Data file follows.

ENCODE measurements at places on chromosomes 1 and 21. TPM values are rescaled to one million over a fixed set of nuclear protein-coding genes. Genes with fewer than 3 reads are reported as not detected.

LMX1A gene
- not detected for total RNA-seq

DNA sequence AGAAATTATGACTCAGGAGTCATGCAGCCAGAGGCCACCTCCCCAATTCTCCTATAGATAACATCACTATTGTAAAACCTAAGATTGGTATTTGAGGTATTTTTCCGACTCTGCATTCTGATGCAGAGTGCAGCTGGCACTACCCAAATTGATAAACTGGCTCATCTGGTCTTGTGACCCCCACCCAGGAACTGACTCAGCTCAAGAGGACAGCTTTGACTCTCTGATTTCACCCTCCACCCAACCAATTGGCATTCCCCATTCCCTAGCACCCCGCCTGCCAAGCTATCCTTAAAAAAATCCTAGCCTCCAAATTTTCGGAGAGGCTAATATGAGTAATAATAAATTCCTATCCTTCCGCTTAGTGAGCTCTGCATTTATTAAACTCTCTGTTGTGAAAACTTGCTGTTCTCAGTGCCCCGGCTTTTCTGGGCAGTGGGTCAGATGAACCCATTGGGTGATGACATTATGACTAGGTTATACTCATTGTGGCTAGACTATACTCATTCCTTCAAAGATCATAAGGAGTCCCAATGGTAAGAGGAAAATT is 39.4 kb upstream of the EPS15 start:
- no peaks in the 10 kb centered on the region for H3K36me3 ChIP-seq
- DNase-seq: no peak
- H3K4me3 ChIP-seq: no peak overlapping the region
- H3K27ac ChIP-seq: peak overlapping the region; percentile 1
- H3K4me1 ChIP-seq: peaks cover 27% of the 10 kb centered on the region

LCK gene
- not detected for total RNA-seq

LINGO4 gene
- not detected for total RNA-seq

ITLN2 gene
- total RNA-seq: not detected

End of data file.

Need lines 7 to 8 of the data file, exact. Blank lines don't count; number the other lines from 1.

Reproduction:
- H3K4me3 ChIP-seq: no peak overlapping the region
- H3K27ac ChIP-seq: peak overlapping the region; percentile 1